- Injuries to the lips and mouth
- Includes inner cheeks and the roof of the mouth (hard and soft palate)
- Front of the mouth includes the tongue. Also, includes the flap under the upper lip (frenulum).
- Back of the mouth includes the tonsils and the throat
- Tooth injuries are not covered here
Types of Mouth Injuries
- Tongue. Cuts of the tongue or inside of the cheeks are the most common mouth injury. Usually, due to accidentally biting them during eating. Bites of the tongue rarely need sutures. Even if they gape open a little, the cuts usually heal quickly. If the edges come together when the tongue is still, it needs no treatment.
- Upper Lip. Cuts and bruises of the upper lip are usually due to falls. The piece of tissue joining the upper lip to the gum is the frenulum. A tear of the upper frenulum is very common. It always heals without sutures. However, it will rebleed every time you pull the lip out to look at it.
- Lower Lip. Cuts of the lower lip are usually caused by the teeth. They occur when catching the lip between the upper and lower teeth while falling. Most of these cuts do not connect (don’t go through the lip). These do not need sutures unless the outer cut is gaping.
- Serious injuries are those to the tonsil, soft palate, or back of the throat. Examples of these injuries include falling with a pencil or toothbrush in the mouth.
When to Call Us for Mouth Injury
Call 911 Now (your child may need an ambulance) If:
- Major bleeding that can’t be stopped
- Trouble breathing
- You think your child has a life-threatening emergency
Call Us Now (night or day) If:
- You think your child has a serious injury
- Minor bleeding won’t stop after 10 minutes of direct pressure
- Gaping cut of tongue or inside the mouth that may need stitches
- Gaping cut of the lip that may need stitches
- Pain is SEVERE and not improved 2 hours after taking pain medicine
- Trouble swallowing fluids or spit
- Injury to back of the mouth caused by long object (such as a pencil)
- Can’t fully open or close the mouth
- Fever and mouth looks infected. Signs are increasing pain or swelling after 48 hours. Note: It’s normal for a healing wound in the mouth to be white.
- You think your child needs to be seen urgently
Call Us Within 24 Hours (between 9 am and 4 pm) If:
- You think your child needs to be seen, but not urgently
- Mouth looks infected and no fever
Call Us During Weekday Office Hours If:
- You have other questions or concerns
Parent Care at Home If:
- Minor mouth injury
Care Advice for Minor Mouth Injuries
Stop the Bleeding – Upper Lip and Frenulum:
- Cuts of the inside of the upper lip are very common.
- Often, the piece of tissue that connects the upper lip to the upper gum is torn. This tissue is called the upper labial frenulum.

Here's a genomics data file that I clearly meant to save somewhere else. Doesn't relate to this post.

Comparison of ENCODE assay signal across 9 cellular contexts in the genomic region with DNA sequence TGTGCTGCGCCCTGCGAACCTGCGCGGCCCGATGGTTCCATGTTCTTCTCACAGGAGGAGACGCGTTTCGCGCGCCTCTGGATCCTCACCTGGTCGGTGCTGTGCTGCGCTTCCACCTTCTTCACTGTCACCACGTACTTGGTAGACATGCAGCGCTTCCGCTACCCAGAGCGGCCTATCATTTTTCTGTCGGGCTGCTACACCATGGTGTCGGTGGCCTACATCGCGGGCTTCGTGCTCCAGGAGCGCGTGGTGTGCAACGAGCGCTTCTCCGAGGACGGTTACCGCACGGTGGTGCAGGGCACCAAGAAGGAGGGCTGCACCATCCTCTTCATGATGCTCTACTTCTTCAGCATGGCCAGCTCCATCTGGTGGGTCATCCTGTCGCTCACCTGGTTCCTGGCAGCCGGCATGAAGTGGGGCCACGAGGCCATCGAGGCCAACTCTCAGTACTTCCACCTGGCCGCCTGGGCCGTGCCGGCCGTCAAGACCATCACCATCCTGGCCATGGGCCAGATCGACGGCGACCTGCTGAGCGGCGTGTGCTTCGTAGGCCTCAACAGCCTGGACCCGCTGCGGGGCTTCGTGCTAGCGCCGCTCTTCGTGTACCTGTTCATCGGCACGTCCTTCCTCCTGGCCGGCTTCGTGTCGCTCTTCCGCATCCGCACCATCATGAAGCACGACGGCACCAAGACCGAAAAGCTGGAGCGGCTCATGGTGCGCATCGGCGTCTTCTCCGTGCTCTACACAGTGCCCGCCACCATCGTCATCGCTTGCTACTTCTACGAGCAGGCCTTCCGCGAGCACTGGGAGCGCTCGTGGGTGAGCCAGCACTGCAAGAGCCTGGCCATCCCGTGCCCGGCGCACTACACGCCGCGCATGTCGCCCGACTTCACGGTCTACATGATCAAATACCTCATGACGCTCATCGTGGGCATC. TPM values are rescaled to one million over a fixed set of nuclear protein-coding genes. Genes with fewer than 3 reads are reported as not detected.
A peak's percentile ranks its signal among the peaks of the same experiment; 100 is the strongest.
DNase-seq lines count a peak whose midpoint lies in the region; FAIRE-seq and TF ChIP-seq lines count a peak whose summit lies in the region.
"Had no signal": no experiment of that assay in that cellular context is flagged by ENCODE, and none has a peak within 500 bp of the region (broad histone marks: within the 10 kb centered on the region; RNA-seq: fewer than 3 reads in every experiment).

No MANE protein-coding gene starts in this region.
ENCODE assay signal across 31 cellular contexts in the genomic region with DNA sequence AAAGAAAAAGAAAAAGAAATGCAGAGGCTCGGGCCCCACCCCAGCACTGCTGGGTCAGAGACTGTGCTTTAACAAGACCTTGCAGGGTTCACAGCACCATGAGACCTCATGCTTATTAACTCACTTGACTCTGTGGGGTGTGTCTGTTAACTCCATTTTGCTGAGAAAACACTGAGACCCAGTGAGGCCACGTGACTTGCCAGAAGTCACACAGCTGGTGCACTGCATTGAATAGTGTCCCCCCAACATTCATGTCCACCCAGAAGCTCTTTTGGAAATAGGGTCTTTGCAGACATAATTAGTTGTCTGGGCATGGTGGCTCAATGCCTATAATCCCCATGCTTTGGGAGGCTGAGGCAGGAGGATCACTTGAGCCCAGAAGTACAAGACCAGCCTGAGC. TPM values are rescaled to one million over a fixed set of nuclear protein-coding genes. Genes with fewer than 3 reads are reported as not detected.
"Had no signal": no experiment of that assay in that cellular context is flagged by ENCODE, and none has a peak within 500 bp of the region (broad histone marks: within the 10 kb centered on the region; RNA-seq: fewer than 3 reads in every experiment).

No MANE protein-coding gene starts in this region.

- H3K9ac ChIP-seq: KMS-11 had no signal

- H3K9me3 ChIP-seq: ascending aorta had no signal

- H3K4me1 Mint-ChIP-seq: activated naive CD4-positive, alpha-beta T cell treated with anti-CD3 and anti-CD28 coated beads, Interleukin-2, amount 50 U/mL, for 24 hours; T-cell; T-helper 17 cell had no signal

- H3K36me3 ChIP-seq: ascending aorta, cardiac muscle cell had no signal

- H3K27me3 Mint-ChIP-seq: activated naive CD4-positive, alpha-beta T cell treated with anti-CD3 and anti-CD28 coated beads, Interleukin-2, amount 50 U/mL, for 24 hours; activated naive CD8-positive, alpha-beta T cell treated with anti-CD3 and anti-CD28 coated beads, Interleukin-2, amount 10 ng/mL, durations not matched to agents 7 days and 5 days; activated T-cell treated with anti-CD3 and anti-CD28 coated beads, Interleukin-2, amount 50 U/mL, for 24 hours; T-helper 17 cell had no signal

- The main symptom is oozing tiny amounts of blood.
- This cut always heals perfectly without sutures.
- For bleeding from the frenulum, use direct pressure. Press the outer lip against the teeth for 10 minutes.
- Caution: Once bleeding has stopped, don’t pull the lip out to look at it. Reason: The bleeding will start up again.
- It’s safe to look at it after 3 days.
Stop the Bleeding – Lower Lip:
- Most children who fall and bite their lower lip have 2 cuts. They have cuts to both the outside and inside of the lip.
- Catching the lower lip between the upper and lower teeth causes the 2 cuts. This tends to happen in children with an overbite.
- These small cuts do not connect with each other.
- For bleeding from the lip, use direct pressure. Press the outer lip against the teeth for 10 minutes.
Stop the Bleeding -Tongue:
- Bites of the tongue rarely need sutures.
- Even if they gape open a little, tongue cuts usually heal quickly. If the edges come together when the tongue is still, it needs no treatment.
- For tongue bleeding, try to press on the bleeding site with a sterile gauze. You can also use a piece of clean cloth. Do this for 5 minutes if it’s practical.
- Cuts of the tongue normally tend to ooze a little blood for several hours. This is due to the rich blood supply in the mouth.
- For constant oozing of blood, can use a moistened tea bag for 10 minutes. (Reason: tannic acid released from the tea bag may stop the oozing).
- Put a piece of ice or popsicle on the spot that was injured.
- Do this for 20 minutes.
- To help with the pain, give acetaminophen (such as Tylenol) or ibuprofen. Use as needed. See Dose Table.
- Try to get your child to drink adequate fluids.
- Goal: Keep your child well hydrated.
- Cold drinks, milk shakes, popsicles, slushes, and sherbet are good choices.
- Solids. Offer a soft diet. Also avoid foods that need much chewing. Avoid citrus, salty, or spicy foods.
- Rinse the wound with warm water right away after meals.
What to Expect:
- Small cuts and scrapes inside the mouth heal up in 3 or 4 days.
- Infections of mouth injuries are rare.
Call Your Doctor If:
- Pain becomes severe
- Mouth looks infected (mainly increasing pain or swelling after 48 hours)
- Fever occurs
- Your child becomes worse